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Ups and downs, signs of promise, and some tough losses learned — it’s all part of rebuilding a basketball program.

Behind second-year coach Adam Rodriguez, a few standout seniors and a solid core of underclassmen, Waite’s boys’ cagers are working to restore pride in a program that used to be among the more competitive in the Toledo City League.

At 5-9 overall and 1-3 in the CL, Waite is entering the stretch run of a season that has seen them win some hard-fought games, but not as many as Rodriguez would have liked.

WaiteBK2
Waite sophomore guard, Kelvin Downer double pumps as
he drives in the Indians 66-61 loss to Clay. Clat senior
guard Kyle Row(12) is among those defending. (Photo
courtesy of Innovations Portrait Studio/Innovations
VisualImpact.com)

“We lost some games that I think we should’ve won, but that happens,” Rodriguez said. “We play about five sophomores (and) that comes with being inexperienced. It’s good to have some success, but I think we could play a little better. We’re going to take our lumps because we’re young, but we play hard and we have a good attitude.”

The high point came when the Indians defeated Lakota (82-66) and Emmanuel Christian (59-25) in the Warrior Classic. According to Rodriguez, it was the first holiday tournament Waite had won in years. For his efforts, Phil Darrington was named the Tournament MVP and Kelvin Downer and Alec Heslet were part of the All-Tournament Team.

“The kids were excited about winning the tournament,” Rodriguez said. “It was a well-run tournament, and it was nice to get a trophy to put in the trophy case. Our JVs won the title as well. That gives us something to look forward to.”

The Indians are led by 6-foot-4 senior forward Taywyn Mason, who averaged 19.5 points last season and recently returned from a stress fracture in his leg. Mason, who has played in six games this season, leads the team in scoring (14.8 pts.) and rebounding (8.5 reb.) and has virtually picked up where he left off last season.

“Taywyn does everything for us,” Rodriguez said. “He scored and rebounds. His second game back, he had 17 rebounds against Marion Harding. Last year, he was afraid to go inside the arc, but now he’ll go in there and rebound for us. And a lot of times we ask him to guard the other team’s post player for us. He’s smart, too. He played AAU ball and learned a lot.”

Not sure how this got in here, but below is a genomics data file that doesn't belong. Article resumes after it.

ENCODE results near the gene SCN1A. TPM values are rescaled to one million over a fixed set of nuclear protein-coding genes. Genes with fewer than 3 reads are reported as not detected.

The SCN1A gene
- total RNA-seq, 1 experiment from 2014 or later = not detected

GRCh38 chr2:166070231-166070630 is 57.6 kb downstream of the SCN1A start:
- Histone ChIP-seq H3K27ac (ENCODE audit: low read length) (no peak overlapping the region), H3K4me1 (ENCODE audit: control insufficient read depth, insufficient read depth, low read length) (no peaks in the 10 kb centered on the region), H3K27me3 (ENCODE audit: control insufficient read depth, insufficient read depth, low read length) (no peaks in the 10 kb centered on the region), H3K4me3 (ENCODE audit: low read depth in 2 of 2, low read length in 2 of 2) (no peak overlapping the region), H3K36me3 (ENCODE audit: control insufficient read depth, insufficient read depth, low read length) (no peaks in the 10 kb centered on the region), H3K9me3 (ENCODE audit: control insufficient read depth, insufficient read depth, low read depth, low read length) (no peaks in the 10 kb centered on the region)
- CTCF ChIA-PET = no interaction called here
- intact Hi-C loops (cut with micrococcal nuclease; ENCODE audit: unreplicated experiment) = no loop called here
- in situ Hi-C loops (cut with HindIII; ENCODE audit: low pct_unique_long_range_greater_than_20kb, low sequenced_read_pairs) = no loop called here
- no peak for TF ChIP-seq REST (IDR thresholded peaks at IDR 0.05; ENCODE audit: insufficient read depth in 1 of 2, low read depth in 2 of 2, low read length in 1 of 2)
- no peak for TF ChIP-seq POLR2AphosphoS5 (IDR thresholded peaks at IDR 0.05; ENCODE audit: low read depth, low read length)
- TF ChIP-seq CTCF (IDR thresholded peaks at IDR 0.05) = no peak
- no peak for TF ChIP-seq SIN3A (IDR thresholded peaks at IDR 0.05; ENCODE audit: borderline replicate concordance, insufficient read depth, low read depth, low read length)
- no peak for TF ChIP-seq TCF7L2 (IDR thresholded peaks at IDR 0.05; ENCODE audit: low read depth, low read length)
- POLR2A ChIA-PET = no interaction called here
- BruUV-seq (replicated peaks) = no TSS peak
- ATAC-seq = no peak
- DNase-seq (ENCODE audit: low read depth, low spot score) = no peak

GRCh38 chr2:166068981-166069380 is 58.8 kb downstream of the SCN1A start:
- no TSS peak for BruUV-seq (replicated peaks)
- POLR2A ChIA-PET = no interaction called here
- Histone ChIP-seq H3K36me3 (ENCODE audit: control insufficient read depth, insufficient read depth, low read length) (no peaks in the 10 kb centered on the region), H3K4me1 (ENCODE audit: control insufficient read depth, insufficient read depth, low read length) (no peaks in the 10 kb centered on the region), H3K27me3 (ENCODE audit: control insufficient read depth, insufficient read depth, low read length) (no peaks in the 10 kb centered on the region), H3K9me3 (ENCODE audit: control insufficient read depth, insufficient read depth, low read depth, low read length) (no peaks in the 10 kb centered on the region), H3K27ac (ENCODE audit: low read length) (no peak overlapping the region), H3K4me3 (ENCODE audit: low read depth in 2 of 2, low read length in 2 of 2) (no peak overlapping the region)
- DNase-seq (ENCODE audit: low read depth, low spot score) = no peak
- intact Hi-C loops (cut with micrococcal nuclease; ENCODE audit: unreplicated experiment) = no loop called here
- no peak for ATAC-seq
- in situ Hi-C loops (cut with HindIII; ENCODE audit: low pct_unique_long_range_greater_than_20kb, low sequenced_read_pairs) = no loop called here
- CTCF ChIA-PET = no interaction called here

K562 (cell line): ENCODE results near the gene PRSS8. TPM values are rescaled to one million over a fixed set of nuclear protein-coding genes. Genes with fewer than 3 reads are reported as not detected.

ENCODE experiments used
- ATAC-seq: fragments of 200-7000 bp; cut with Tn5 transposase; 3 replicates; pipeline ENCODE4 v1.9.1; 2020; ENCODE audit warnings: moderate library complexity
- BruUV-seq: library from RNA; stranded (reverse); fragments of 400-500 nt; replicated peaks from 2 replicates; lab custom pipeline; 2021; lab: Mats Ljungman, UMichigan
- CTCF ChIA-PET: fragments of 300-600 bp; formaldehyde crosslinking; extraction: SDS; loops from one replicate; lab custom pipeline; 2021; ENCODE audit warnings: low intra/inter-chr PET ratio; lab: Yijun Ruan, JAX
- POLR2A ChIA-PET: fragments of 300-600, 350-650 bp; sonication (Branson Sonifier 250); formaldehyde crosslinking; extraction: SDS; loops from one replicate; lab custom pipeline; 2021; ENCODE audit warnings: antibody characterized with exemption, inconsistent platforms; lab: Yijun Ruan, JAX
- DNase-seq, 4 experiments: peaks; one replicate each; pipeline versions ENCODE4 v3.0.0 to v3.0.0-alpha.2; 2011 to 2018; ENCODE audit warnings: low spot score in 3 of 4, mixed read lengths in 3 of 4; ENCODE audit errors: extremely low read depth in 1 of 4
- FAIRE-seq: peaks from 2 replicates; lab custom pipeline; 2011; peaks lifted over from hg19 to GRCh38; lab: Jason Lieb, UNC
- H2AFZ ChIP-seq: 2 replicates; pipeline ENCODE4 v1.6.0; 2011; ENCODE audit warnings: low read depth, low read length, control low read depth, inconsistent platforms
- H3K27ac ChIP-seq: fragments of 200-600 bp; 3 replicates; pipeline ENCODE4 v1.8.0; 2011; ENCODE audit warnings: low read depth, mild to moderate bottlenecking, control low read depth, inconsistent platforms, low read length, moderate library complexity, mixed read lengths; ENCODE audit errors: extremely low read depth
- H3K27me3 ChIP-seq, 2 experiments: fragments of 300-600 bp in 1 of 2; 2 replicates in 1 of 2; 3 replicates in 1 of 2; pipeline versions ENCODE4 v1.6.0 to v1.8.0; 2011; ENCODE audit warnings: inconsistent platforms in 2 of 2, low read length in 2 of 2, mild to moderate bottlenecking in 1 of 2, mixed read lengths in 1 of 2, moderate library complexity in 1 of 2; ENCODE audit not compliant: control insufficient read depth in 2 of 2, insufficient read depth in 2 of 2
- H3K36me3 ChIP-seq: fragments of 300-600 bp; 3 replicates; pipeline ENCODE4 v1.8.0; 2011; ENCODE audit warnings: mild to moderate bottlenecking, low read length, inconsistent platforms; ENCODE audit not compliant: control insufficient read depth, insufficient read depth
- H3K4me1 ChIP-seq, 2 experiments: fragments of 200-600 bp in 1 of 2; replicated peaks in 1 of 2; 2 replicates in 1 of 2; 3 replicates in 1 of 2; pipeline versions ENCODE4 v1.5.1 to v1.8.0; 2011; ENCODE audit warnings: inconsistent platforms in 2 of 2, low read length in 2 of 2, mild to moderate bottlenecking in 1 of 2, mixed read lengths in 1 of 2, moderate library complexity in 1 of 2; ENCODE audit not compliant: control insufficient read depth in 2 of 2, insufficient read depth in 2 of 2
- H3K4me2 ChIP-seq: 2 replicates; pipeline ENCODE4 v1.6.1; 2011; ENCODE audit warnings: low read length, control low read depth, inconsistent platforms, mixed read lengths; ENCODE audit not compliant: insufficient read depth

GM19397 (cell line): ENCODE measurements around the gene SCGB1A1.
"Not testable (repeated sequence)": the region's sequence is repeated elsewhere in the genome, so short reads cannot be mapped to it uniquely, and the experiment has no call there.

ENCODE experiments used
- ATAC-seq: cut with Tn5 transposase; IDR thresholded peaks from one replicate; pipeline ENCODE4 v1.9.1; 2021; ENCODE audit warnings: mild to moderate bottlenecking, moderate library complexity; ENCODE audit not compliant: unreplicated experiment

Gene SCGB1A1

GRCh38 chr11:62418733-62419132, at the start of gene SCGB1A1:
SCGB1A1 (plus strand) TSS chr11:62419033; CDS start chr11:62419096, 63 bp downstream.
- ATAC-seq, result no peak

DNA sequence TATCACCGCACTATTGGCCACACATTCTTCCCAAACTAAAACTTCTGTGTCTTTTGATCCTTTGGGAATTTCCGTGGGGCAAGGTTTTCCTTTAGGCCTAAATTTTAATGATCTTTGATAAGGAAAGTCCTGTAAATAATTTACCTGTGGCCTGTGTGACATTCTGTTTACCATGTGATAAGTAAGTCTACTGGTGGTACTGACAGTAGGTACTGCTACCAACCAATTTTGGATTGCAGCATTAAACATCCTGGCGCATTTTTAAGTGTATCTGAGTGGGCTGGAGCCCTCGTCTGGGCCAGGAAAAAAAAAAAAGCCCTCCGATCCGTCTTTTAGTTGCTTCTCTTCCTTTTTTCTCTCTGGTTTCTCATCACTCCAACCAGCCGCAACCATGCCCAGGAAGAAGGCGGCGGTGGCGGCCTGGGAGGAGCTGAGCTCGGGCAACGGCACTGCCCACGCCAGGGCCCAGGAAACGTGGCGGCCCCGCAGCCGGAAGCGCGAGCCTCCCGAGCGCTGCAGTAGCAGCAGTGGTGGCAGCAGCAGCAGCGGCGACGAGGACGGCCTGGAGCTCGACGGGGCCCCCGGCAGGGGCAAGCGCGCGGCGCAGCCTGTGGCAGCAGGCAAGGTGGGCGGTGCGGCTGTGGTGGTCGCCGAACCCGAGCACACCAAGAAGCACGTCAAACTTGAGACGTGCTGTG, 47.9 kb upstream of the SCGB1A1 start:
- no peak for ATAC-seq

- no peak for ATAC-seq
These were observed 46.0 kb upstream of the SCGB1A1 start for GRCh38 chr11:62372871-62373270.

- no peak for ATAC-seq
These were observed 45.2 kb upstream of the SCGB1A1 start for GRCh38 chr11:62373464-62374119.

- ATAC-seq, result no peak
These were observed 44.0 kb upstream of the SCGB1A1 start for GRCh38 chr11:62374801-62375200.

How smart are Mason and his teammates? Rodriguez credits several members of his team for class performance, notably Smith (3.6 GPA) Pratt (3.5 GPA), Heslet (3.5 GPA) and Mason (3.0 GPA), and sees it as a huge positive in terms of their mental makeup.

Rodriguez is confident that Mason, because of his versatility and extensive skills, will be playing collegiately next season. He has been contacted by a number of NCAA Division III and D-II schools that have shown interest.

Darrington, a 5-9 senior, is averaging 12.3 points, 4.2 steals and 3.1 assists at point guard.

“There have been a few games where if we didn’t have Phil, we wouldn’t have won,” Rodriguez said. “He didn’t play basketball last year (and) if we had him last year, he’d be that much better this year. He’s been great. He gets us into our offense (and) handles the ball well. He’s fearless, one of the fastest kids I’ve coached with the ball in his hands. He has really good basketball instincts.”

Joining Mason and Darrington in the starting lineup are Downer (8.2 pts., 5.3 reb.), a 5-11 sophomore guard, junior Jeremy Pratt, a 6-1 guard, while the post position is usually occupied by 6-2 senior Tony Smith or 5-11 sophomore Rico Ambriez.

The bench features 6-0 sophomore guard Eric Neal (5.8 reb.), Heslet (7.1 pts, 40 percent at 3-point field goals), a 6-1 sophomore, and Chris Johnson and Tony Smith in the post.

Rodriguez says what stands out about this group is their intelligence and willingness to put forth the effort necessary to making strides.

“We ask them to play as hard as they can and see how they measure up, and they’ve done that,” he said. “(The guys) play hard and have a good attitude. I told the guys to just relax, not to accept losing and to learn from it, and next year we have five or six kids that have a chance to play 65 to 70 varsity games in their career.”

The Indians didn’t shy away from a challenging schedule, having faced Perrysburg, Canal Winchester Harvest Prep, Central Catholic and conference foes Rogers, the Division I state runner-up, and this year’s league leader, Bowsher. Perrysburg and Central are at the top of the Northern Lakes League and Three Rivers Athletic Conference, too.

“We were down five at halftime to Perrysburg,” Rodriguez said. “We played Bowsher tough and we were tied with Rogers at halftime before we lost.”

This year in the CL, Rogers and Scott are playing well, but it’s Bowsher that has been impressive, consistently scoring over 100 points. The Rebels, who are 11-1 and 4-0 in the CL, own victories over St. John’s Jesuit and Anthony Wayne. Woodward, which went 3-18 last season, is off to a 7-5 start.

The Indians faced Rogers again over the weekend and host Sylvania Northview on Tuesday before ending the regular season with five conference games, four of which are on the road. Belegrin notes that how Waite performs in those games will determine its seeding in the league tournament.

Regardless of his team’s challenges, Rodriguez remains positive.

“The future is bright, but we have to be patient,” he said. “I tell our coaches that we have to be patient and we’ll get our chance. But it won’t come to us — we have to work for it.”

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